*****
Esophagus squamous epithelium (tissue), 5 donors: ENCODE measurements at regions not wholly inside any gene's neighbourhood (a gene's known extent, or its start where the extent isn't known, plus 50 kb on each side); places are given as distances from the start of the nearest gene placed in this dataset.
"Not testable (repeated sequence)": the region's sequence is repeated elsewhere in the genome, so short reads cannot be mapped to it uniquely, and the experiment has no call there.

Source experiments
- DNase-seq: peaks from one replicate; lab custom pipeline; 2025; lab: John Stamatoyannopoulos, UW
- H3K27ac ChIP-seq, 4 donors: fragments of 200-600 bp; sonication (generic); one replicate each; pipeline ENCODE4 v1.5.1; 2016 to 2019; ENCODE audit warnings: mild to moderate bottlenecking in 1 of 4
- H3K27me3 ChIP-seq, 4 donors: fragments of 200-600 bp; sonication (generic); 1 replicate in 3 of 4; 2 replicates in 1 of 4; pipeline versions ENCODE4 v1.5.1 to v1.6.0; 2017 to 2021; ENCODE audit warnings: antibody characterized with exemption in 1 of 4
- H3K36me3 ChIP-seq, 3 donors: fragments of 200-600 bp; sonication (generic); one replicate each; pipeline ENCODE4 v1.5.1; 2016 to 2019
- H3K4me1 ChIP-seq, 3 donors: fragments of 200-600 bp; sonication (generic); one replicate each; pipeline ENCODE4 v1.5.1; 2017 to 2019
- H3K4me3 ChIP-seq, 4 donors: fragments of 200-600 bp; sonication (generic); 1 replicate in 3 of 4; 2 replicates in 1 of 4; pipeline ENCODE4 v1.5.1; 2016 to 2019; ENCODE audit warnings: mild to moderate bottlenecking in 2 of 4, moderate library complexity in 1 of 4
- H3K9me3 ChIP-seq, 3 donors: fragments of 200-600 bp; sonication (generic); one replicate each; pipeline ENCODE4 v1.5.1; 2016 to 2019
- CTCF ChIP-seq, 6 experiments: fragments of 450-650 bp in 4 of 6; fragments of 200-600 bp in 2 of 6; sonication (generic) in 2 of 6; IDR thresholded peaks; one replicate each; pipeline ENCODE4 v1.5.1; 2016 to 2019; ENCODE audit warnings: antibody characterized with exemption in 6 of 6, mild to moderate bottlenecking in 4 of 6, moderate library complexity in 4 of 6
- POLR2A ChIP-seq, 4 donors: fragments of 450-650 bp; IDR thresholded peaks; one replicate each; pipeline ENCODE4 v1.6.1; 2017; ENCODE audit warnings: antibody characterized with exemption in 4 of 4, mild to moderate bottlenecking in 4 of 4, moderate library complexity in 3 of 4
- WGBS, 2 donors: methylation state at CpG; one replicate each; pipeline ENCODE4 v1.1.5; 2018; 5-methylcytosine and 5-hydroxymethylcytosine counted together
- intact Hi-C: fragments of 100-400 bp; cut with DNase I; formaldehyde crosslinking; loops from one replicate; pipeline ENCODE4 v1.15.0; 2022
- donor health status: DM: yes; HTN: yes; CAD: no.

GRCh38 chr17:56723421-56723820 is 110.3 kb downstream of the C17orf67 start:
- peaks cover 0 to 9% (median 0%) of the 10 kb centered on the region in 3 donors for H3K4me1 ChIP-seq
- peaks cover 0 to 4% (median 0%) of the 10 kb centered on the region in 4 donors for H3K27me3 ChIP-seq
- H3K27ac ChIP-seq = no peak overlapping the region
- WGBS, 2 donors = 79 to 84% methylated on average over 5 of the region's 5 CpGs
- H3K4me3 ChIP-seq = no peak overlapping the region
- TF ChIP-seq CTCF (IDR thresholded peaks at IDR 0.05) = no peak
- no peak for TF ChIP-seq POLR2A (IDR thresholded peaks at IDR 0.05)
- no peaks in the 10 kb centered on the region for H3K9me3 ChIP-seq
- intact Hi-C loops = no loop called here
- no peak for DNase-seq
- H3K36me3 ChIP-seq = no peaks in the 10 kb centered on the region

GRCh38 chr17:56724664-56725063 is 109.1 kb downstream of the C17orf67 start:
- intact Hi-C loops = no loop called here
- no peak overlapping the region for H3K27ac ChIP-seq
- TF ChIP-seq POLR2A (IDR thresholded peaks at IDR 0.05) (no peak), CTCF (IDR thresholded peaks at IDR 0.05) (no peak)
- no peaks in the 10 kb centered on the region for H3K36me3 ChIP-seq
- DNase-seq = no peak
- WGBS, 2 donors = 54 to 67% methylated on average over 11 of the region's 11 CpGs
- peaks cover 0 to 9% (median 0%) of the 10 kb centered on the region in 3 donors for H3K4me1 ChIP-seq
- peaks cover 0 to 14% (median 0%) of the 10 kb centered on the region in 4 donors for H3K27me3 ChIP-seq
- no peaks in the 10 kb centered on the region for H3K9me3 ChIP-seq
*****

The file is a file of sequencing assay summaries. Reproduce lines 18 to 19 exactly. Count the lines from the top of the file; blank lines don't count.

- peaks cover 0 to 4% (median 0%) of the 10 kb centered on the region in 4 donors for H3K27me3 ChIP-seq
- H3K27ac ChIP-seq = no peak overlapping the region